Do you prefer studying or working? How do you manage both?
Jakub: I prefer working because it offers me more flexibility. I study informatics at Technical university of Košice, graduate level. At university, we only study basic principles that I can easily use to resolve everyday problems at work.
Filip: I study applied informatics at Slovak University of Technology in Bratislava- Faculty of Electrical Engineering and Information Technology. I try my best to work every day when I have time, but it’s not always possible. I’ve been working for over 2 years, but it’s home office most of the time, so I can adjust work to the situation at school, so it fits me. Sometimes it happens that I have to study in the evening, however, I’ve got used to that.
Nikola: As a computer science graduate student at University of Split – Faculty of Electrical Engineering, Mechanical Engineering and Naval Architecture, both college and work take up a lot of my time. Time management is kind of an issue since I have to be at both places every day. My daily schedule is as follows: college in the morning, work in the afternoon. During the weekend I catch up with all the remaining duties whether it is extra work or studying. I enjoy both equally. At college, I can be around people of my age and have fun but also study along the way. At work, I enjoy being in good company and working on something practical.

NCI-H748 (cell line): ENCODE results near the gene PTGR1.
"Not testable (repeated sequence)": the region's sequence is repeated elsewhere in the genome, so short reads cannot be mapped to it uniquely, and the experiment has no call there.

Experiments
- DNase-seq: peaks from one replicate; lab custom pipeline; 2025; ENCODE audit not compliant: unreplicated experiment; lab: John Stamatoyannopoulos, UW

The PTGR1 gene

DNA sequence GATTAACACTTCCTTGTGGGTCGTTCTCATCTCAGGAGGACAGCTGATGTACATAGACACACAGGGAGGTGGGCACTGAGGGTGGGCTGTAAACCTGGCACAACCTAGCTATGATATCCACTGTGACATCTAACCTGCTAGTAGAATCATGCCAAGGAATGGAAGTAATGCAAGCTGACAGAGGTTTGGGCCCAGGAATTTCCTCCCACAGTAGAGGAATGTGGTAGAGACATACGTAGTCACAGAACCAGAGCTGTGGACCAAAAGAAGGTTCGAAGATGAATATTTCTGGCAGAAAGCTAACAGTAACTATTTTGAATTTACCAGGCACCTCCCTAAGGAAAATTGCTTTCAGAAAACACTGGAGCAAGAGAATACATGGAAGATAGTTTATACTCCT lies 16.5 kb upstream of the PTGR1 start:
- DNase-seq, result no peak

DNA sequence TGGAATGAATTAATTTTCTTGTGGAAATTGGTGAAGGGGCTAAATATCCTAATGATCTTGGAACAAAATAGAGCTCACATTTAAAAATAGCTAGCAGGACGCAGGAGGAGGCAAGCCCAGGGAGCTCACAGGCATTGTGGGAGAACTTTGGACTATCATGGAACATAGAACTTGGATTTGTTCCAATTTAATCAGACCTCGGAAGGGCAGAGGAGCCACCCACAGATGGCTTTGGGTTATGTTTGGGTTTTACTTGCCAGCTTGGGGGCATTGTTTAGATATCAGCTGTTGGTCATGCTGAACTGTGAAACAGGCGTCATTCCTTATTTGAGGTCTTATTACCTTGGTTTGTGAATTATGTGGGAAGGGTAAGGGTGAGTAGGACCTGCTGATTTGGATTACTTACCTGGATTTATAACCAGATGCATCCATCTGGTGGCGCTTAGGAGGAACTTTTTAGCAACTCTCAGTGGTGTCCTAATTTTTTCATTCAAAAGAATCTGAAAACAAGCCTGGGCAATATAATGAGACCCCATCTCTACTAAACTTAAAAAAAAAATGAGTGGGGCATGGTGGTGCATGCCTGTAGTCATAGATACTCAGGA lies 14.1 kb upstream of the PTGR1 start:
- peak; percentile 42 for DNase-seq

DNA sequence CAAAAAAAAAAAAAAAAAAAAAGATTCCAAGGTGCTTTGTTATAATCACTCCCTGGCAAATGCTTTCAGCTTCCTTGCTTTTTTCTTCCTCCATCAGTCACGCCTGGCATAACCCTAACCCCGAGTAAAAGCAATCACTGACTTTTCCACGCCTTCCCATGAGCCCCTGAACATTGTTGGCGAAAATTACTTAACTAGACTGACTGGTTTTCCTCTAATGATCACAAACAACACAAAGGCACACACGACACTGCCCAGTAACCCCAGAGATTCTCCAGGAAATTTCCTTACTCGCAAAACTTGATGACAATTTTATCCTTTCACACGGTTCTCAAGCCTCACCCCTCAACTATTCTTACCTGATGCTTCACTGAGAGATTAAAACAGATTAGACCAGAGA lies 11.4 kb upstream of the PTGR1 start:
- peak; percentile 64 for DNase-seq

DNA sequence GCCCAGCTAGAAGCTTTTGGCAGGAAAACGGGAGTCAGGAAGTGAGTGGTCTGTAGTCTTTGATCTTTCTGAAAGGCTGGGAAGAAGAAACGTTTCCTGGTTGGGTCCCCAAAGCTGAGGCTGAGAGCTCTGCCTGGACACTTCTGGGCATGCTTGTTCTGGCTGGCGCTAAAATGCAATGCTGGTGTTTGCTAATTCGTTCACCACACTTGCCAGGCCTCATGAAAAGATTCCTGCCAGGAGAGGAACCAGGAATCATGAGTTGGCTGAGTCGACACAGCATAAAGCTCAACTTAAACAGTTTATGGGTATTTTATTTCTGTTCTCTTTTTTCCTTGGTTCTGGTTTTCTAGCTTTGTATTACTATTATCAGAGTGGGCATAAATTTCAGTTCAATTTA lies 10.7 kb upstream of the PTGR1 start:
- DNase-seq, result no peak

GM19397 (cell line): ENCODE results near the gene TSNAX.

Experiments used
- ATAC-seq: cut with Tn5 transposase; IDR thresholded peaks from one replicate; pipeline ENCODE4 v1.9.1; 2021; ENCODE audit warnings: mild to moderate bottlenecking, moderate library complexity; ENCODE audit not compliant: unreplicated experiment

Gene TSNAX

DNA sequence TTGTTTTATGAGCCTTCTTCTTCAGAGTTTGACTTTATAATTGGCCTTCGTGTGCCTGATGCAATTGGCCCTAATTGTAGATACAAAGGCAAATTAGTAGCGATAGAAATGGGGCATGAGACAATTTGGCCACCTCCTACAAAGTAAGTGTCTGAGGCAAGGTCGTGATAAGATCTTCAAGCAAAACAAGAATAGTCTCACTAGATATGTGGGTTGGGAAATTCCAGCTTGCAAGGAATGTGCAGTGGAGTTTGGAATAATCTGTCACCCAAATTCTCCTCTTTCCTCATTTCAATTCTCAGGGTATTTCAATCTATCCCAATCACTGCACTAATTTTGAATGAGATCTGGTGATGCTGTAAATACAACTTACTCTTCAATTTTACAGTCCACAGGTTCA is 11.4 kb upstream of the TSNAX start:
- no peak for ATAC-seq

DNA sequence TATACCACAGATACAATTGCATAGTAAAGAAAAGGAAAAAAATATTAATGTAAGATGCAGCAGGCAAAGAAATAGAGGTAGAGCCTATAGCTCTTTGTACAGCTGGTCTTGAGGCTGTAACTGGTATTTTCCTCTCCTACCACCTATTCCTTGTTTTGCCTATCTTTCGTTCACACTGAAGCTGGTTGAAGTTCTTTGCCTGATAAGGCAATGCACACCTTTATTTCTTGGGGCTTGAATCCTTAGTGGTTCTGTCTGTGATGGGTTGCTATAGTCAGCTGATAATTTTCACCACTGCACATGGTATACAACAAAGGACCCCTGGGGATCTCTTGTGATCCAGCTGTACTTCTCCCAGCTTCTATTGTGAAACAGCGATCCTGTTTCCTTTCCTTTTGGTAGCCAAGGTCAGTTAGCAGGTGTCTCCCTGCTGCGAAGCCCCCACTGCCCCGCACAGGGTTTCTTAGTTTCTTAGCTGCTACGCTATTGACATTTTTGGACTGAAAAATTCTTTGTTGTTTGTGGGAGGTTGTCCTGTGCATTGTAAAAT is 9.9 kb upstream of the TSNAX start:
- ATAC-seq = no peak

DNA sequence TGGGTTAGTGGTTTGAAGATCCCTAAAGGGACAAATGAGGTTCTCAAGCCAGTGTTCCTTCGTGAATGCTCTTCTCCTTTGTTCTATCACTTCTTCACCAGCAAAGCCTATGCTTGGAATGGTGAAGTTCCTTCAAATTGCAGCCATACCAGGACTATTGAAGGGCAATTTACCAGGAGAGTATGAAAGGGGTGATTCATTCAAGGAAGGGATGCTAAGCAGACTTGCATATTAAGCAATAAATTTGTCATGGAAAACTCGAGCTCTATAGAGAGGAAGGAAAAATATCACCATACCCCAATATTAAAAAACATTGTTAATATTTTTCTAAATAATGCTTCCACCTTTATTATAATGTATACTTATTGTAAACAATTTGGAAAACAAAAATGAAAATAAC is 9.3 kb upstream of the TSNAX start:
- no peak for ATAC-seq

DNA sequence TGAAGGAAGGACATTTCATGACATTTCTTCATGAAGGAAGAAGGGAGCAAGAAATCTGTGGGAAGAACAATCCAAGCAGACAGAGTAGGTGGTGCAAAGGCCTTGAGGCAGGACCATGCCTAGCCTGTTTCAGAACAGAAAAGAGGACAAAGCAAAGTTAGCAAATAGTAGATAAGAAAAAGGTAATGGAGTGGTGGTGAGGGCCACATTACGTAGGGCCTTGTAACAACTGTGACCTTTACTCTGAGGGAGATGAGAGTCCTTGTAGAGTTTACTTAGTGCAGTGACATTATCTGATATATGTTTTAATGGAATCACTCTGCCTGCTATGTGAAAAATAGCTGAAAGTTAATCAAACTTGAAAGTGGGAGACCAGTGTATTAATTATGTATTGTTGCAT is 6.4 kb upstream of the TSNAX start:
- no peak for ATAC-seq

Gabika: Both studying and working are important for me. I’ve always valued education, I study at Pavol Jozef Šafárik University in Košice – History & British and American Studies – it is a combined major mainly created for future teachers. Even though my study major is quite fascinating, there are some things that drive me crazy about our school system. I try my best to manage school as well as work plus some other activities which is, sometimes, pretty difficult. Thank God I can do all of that.